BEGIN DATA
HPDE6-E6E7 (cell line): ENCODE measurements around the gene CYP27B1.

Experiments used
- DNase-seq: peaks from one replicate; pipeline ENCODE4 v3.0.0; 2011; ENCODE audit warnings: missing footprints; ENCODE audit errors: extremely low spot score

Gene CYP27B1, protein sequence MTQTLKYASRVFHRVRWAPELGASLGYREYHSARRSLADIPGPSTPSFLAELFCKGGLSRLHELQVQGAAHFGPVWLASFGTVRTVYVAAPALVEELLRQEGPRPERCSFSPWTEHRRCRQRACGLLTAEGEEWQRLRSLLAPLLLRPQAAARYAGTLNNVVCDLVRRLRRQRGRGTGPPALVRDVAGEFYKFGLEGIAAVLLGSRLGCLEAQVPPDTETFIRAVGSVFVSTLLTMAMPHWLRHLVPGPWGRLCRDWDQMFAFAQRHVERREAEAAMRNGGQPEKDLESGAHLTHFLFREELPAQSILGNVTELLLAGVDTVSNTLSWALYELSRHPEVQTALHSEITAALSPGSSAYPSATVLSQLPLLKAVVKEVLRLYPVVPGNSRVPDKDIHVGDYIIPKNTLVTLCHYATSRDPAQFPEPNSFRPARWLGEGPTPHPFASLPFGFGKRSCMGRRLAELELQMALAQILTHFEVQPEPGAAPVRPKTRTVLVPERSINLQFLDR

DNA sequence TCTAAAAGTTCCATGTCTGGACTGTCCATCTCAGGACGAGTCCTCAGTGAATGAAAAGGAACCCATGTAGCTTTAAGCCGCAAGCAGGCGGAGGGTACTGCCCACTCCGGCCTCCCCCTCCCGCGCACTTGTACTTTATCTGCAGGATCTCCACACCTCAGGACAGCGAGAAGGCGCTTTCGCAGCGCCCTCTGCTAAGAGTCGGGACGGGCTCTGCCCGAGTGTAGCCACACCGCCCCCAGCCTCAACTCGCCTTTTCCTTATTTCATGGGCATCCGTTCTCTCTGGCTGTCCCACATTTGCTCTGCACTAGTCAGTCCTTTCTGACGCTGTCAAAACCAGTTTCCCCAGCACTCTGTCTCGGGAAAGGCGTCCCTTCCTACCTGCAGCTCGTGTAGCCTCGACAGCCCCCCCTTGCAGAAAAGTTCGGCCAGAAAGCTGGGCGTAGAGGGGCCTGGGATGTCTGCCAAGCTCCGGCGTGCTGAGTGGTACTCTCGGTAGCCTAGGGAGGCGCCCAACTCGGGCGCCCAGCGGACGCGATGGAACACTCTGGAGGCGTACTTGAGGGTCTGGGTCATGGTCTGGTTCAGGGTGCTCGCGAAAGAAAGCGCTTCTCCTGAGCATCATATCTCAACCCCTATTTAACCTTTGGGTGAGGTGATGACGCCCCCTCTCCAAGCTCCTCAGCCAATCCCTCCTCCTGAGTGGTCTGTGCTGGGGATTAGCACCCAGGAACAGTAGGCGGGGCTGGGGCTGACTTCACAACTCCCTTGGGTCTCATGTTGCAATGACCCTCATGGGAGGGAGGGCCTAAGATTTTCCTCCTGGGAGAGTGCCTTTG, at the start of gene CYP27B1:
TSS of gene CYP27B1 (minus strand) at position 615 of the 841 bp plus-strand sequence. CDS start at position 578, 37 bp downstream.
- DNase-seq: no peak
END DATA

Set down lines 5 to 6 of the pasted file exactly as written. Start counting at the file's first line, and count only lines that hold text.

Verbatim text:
DNA sequence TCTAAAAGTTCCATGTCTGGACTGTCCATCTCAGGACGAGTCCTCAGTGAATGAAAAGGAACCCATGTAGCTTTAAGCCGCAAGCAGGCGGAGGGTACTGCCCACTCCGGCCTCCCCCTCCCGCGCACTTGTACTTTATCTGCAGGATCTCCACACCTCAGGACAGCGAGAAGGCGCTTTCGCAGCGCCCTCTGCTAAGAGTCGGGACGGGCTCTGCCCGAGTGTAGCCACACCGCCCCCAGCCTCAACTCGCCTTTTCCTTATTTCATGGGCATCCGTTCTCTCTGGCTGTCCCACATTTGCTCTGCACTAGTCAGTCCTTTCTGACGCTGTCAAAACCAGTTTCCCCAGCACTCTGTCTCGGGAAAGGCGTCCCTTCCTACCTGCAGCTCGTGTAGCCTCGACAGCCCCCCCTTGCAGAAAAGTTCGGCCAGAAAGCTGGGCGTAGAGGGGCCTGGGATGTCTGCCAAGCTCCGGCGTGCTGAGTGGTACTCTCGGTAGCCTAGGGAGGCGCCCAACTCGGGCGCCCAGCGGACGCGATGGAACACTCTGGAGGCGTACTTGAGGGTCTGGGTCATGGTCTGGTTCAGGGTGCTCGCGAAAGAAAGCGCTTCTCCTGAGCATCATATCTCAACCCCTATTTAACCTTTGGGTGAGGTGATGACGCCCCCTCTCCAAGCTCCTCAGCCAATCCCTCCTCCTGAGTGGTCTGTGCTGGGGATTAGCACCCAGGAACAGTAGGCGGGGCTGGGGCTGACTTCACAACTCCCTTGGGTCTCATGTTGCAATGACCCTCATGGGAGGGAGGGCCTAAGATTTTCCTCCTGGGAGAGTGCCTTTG, at the start of gene CYP27B1:
TSS of gene CYP27B1 (minus strand) at position 615 of the 841 bp plus-strand sequence. CDS start at position 578, 37 bp downstream.